As "Superbugs" Rise, Companies Abandon Antibiotic Research

Last Updated Aug 7, 2008 2:34 PM EDT

This week's must-read is Jerome Groopman's article on super-resistant bacteria in the New Yorker.

If you get infected, the bacteria destroy your lungs and you end up drowning in your own blood. There's no cure: Antibiotics no longer work against them. These bugs are "literally resistant to every meaningful antibiotic that we had," according to one doc in the story. The strains, including MRSA and Klebsiella, have found themselves at home in hospital intensive-care units, where patients are often cathetered.

The problem is serious: Of 90,000 annual deaths in hospitals owing to infection, 70 percent were caused by bacteria resistant to at least one drug. The scariest part is the lack of research going on into the new antibiotics we will need to kill Klebsiella and MRSA. Groopman quotes a UCLA survey:

"FDA approval of new antibacterial agents decreased by 56 per cent over the past 20 years (1998-2002 vs. 1983-1987)" ... in the researchers' projection of future development only six of the five hundred and six drugs currently being developed were new antibacterial agents.
And major drug companies like Eli Lilly, Abbott Labs and the former Squibb have pulled out of antibiotic research, Groopman says.

We're in this crisis because of the over-prescription of antibiotics in the first place, often because docs cave when patients demand them for illnesses that can't be treated by antibiotics, like coughs and colds. The overprescription of these drugs has triggered bacteria to evolve to become resistant to them.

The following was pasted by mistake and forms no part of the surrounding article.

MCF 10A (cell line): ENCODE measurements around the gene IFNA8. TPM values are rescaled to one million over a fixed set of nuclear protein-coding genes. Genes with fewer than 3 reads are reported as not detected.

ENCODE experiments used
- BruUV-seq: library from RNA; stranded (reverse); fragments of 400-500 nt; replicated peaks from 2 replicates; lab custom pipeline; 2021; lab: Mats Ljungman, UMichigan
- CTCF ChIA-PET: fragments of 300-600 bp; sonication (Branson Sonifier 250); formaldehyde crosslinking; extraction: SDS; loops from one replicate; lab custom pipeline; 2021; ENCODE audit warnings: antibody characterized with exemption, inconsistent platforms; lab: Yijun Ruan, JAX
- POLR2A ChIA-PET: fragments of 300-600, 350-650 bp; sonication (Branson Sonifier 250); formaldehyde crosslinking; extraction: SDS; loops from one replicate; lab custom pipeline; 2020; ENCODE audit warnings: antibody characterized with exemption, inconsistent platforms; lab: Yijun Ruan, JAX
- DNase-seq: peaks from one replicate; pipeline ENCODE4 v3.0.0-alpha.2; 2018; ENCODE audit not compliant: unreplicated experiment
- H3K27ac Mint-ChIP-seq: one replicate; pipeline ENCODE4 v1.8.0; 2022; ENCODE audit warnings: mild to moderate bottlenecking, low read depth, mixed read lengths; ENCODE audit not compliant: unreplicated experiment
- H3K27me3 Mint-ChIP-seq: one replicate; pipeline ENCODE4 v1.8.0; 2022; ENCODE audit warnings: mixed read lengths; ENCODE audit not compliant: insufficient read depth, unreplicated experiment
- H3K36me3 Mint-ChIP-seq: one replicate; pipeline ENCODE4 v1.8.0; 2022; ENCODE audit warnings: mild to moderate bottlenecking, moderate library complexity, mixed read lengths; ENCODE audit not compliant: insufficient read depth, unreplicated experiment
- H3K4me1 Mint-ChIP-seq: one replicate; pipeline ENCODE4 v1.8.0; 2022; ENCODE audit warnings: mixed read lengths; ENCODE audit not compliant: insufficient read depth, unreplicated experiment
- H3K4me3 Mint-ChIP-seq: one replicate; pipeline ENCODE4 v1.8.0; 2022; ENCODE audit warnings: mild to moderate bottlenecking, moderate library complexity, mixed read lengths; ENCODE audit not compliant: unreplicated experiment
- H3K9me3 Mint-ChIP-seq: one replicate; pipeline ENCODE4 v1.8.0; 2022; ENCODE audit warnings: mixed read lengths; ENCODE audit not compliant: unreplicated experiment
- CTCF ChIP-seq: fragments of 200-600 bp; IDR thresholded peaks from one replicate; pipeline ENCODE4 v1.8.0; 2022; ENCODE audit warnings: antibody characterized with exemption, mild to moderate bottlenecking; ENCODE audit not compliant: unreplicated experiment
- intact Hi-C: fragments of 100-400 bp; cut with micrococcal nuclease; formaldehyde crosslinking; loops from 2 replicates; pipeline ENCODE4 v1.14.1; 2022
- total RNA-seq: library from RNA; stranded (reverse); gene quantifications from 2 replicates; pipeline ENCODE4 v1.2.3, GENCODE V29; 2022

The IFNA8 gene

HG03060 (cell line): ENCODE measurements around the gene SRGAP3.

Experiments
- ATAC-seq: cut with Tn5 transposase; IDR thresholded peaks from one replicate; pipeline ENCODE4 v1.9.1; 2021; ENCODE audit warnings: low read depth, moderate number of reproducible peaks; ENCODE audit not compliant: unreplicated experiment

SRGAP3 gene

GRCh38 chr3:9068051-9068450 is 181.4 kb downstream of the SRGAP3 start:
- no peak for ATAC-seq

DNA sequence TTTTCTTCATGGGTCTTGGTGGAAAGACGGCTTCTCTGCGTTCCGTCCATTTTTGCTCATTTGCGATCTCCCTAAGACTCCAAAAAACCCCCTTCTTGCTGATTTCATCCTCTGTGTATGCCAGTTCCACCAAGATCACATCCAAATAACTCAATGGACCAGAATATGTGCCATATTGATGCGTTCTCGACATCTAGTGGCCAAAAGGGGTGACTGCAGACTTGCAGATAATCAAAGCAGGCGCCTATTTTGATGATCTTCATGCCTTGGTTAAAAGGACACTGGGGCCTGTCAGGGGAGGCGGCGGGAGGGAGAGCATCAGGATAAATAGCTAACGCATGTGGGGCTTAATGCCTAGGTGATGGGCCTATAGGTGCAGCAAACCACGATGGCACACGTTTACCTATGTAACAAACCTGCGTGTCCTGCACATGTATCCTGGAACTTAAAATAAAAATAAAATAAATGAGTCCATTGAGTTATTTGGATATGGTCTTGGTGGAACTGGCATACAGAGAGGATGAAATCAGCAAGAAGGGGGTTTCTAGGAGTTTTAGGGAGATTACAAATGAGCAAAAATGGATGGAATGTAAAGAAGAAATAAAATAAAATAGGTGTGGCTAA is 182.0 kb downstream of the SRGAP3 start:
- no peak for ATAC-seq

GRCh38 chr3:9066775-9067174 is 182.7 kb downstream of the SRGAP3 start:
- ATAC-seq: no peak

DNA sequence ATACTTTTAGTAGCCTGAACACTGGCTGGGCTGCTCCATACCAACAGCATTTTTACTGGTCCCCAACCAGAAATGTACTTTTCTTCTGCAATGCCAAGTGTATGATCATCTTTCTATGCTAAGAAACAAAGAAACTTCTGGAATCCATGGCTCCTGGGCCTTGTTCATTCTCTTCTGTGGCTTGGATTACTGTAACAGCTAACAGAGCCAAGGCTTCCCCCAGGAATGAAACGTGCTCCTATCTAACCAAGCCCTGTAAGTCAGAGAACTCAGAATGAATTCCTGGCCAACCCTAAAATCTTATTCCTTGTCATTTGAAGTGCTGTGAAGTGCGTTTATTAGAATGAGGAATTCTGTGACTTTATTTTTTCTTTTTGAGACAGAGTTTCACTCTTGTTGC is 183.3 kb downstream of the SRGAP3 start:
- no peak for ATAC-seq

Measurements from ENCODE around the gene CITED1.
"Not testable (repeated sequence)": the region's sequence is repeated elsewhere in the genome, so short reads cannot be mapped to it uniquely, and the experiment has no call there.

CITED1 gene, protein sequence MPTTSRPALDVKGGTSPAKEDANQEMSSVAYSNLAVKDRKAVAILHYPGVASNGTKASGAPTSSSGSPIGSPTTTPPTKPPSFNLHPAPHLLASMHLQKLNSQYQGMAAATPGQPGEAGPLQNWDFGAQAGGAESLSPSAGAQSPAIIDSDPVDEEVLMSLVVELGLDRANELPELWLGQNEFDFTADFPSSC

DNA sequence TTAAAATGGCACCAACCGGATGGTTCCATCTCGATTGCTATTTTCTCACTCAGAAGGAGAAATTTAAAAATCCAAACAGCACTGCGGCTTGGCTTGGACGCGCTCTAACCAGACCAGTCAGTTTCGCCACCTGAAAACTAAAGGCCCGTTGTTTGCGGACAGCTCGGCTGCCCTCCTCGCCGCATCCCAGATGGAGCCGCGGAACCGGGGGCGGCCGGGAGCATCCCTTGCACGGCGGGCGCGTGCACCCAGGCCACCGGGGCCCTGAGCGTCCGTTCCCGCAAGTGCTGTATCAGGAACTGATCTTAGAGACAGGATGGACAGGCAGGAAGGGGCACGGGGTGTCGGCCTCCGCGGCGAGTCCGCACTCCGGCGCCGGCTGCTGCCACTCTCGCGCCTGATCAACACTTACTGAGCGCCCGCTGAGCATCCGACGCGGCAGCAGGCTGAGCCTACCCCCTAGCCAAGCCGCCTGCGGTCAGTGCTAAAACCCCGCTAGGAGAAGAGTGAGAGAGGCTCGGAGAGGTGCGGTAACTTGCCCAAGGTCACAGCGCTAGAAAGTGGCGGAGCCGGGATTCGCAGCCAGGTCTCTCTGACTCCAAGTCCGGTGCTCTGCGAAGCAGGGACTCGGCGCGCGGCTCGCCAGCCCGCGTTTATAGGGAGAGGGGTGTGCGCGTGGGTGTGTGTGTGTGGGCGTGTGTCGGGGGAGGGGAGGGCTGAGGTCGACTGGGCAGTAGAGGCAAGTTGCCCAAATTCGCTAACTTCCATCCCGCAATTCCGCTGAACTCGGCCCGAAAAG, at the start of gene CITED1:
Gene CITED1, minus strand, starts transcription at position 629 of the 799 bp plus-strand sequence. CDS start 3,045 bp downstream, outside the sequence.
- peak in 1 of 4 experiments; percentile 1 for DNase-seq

Which makes this report from the Telegraph in London all the more worrying. It says that British authorities have approved the antibiotic azithromycin for over-the-counter use against chlamydia.

To get azithromycin, patients must present a positive mail-order chlamydia test to a pharmacist. They no longer have to go to the doctor. At first glance, this would look like a trend that is absolutely going in the wrong direction. If over-prescription is the problem, then antibiotics should be used more sparingly, not made more available.

But, counterintuitively, making azithromycin available to patients OTC could reduce the total amount of inappropriate antibiotic prescriptions being written. After all, if it is the doctors who have caused this crisis by writing too many prescriptions, then taking them out of the loop and replacing them with a simple yes/no test could result in fewer total scrips handed out.